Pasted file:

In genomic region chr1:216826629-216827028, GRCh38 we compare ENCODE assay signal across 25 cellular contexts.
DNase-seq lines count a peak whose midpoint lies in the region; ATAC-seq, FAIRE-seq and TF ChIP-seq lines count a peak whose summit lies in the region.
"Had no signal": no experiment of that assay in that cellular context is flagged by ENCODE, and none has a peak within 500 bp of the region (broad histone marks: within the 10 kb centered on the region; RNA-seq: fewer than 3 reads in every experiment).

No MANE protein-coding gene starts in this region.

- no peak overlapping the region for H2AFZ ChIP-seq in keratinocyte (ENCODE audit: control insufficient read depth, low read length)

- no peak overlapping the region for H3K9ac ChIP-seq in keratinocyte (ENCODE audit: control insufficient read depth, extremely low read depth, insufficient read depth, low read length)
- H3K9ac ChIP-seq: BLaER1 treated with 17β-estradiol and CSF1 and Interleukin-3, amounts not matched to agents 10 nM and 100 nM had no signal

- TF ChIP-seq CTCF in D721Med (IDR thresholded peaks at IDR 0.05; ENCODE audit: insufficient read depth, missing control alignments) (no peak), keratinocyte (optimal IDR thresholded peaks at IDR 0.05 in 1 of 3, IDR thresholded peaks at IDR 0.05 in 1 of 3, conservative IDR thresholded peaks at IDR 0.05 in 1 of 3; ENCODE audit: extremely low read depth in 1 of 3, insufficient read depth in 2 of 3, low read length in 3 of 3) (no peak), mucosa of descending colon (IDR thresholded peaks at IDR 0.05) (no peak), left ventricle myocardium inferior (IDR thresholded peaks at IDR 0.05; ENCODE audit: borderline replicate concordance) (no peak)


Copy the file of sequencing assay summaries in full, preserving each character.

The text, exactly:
In genomic region chr1:216826629-216827028, GRCh38 we compare ENCODE assay signal across 25 cellular contexts.
DNase-seq lines count a peak whose midpoint lies in the region; ATAC-seq, FAIRE-seq and TF ChIP-seq lines count a peak whose summit lies in the region.
"Had no signal": no experiment of that assay in that cellular context is flagged by ENCODE, and none has a peak within 500 bp of the region (broad histone marks: within the 10 kb centered on the region; RNA-seq: fewer than 3 reads in every experiment).

No MANE protein-coding gene starts in this region.

- no peak overlapping the region for H2AFZ ChIP-seq in keratinocyte (ENCODE audit: control insufficient read depth, low read length)

- no peak overlapping the region for H3K9ac ChIP-seq in keratinocyte (ENCODE audit: control insufficient read depth, extremely low read depth, insufficient read depth, low read length)
- H3K9ac ChIP-seq: BLaER1 treated with 17β-estradiol and CSF1 and Interleukin-3, amounts not matched to agents 10 nM and 100 nM had no signal

- TF ChIP-seq CTCF in D721Med (IDR thresholded peaks at IDR 0.05; ENCODE audit: insufficient read depth, missing control alignments) (no peak), keratinocyte (optimal IDR thresholded peaks at IDR 0.05 in 1 of 3, IDR thresholded peaks at IDR 0.05 in 1 of 3, conservative IDR thresholded peaks at IDR 0.05 in 1 of 3; ENCODE audit: extremely low read depth in 1 of 3, insufficient read depth in 2 of 3, low read length in 3 of 3) (no peak), mucosa of descending colon (IDR thresholded peaks at IDR 0.05) (no peak), left ventricle myocardium inferior (IDR thresholded peaks at IDR 0.05; ENCODE audit: borderline replicate concordance) (no peak)